This symbol, known as the T’ai Chi Chu symbol, or Yin-Yang symbol has itsroots in ancient Chinese cosmology. The original meaning of “yin andyang” is representative of the mountains–both the dark side and the brightside, or the contrasting shaded and sunlight slopes of the mountain. These twowords can possibly be traced back to the Shang and Chou Dynasty,(1550 – 1050BC). But most scholars credit the “Yin and Yang” to the Han Dynasty(206B.
C. -A. D. 220). At this time, The Yin Yang School was founded by Tsou Yen. It combines the ancient philosophy of the 5 elements: wood, fire, earth, metal,water; and combined them into a cosmology of cyclical movements.
The arrangementbetween the two poles forms a cycle of movement or the meaning of change. Inrelationship to the elements, wood and fire belong to the yang, and water andmeter to yin. Earth belongs to both yin and yang because it assists both. Theyin and yang only represent opposite poles NOT good or evil. You might ask whatrole the Yin and Yang play in everyday life.
Well, as you can see, the Chinesepicked up on this many years ago. The ideas behind Yin and Yang developed byobserving the physical world. It was observed that nature appears to group intopairs mutually dependent opposites. For example, the concept of night has nomeaning without the concept of day. Americans picked up on the connection, butnever truly tried to name it. Yin and Yang are just opposites.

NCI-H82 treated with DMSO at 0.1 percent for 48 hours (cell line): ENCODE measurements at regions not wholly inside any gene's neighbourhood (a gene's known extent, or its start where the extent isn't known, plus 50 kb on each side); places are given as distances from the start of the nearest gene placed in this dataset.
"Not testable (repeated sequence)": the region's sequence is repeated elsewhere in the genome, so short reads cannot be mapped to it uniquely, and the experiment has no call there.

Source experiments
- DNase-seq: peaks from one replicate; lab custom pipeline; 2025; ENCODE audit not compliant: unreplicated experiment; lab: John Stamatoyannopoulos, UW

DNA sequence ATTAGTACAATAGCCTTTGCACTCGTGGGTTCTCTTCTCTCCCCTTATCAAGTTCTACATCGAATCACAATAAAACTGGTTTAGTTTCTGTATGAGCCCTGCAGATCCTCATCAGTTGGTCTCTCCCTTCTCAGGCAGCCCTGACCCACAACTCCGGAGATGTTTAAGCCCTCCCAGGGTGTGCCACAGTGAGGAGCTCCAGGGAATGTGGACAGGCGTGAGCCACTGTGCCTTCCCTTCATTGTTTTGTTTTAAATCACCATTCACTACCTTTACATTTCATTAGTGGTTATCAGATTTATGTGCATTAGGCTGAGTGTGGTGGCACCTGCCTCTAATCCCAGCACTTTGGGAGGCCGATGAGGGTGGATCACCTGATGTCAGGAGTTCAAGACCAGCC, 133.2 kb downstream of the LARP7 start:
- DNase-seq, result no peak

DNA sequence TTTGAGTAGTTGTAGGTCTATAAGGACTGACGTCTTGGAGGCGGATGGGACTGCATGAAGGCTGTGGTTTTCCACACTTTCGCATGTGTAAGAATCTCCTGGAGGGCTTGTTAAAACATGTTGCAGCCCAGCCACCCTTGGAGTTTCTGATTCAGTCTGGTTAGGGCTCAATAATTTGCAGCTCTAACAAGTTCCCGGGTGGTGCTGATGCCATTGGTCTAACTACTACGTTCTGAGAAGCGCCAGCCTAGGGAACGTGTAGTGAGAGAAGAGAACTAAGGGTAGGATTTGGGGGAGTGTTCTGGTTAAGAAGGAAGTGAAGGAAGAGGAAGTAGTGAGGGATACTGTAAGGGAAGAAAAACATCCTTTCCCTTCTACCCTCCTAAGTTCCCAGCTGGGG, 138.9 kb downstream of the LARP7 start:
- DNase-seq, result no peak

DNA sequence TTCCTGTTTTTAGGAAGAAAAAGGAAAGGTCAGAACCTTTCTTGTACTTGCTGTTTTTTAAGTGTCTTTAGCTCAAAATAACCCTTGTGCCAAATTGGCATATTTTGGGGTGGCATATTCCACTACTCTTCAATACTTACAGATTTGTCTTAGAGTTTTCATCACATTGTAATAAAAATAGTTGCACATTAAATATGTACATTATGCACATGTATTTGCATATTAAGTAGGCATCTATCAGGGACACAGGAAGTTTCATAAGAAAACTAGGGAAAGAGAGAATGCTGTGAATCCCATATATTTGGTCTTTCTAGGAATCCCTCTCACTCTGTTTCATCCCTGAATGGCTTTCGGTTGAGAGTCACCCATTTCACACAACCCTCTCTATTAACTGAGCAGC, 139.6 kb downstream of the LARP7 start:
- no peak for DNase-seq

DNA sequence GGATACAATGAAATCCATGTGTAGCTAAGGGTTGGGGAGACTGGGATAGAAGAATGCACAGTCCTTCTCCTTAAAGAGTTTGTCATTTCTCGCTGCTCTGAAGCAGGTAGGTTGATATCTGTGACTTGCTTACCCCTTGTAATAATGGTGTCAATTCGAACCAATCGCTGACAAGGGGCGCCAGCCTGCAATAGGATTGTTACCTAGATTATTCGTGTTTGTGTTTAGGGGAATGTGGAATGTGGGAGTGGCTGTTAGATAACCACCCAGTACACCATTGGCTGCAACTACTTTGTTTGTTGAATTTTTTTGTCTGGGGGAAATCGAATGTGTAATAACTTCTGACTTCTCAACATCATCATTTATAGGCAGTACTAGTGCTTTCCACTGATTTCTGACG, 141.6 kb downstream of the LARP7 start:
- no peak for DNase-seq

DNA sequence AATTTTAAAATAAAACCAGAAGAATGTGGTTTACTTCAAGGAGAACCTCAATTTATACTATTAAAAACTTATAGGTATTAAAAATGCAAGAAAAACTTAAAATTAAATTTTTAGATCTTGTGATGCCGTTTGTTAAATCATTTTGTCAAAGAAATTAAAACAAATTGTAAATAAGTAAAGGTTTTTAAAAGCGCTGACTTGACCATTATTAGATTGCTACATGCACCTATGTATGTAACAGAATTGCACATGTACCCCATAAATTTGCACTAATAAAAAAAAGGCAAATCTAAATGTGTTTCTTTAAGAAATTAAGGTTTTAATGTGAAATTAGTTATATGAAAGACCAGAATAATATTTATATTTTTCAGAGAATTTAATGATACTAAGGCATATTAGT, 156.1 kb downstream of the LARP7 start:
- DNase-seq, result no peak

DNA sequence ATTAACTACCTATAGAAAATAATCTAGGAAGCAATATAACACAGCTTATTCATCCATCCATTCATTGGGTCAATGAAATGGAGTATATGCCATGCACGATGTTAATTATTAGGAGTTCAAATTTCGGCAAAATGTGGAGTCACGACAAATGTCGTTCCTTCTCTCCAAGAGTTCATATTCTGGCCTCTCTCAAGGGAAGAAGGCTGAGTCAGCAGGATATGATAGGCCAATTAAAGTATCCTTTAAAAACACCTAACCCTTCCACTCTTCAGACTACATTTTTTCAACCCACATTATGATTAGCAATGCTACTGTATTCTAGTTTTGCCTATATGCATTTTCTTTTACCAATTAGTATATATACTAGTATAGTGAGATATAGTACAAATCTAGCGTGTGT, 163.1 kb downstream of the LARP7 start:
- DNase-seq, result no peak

I believethat’s were the saying, “Opposites attract”, originated from. Chinesebelieved that in any situation, that without the positive and the negative therecould never be a whole. Because you want get a perfect fit. There are so manyexamples that can be explained, examples that have never truly been thoughtthrough or examined. For instance, a magnet has a South Pole and a North Pole. Putting two south sides or two north sides together is impossible, but if youput the north and south together, you form a whole.
A joining together of theopposite poles. Another example would be a person riding a bicycle. If a personriding a bicycle wants to go somewhere he/she cannot pump on both pedals at thesame time or not pump on them at all. In order to go somewhere he/she has topump on one pedal and release the other. So the movement of going forwardrequires this “oneness” of pumping and releasing. This “oneness” ofthings is a characteristic of the Chinese mind.
In the Chinese language, wordsare even looked on as a whole because their meanings are derived from eachother. For example, the Chinese character for “good” and the Chinesecharacter for “not good,” when combined together will reflect the quality ofsomething (whether good or not good). Likewise, the Chinese character for “long” and the Chinese character for “short,” when brought together mean”length”. All these examples show us that everything has a complementarypart to form a whole. Without one it is impossible to have the other.
Inclosing, I believe that most human beings live their life according to thesaying, “Don’t sweat the small stuff. ” Small stuff meaning things thatreally don’t serve a purpose in everyday life. Daily we become even moreblinded by “the big picture” instead of seeing the beauty in things that wenormally don’t care about. Being at one with yourself and your surroundingscould be a wonderful experience, but not many are willing to take that step.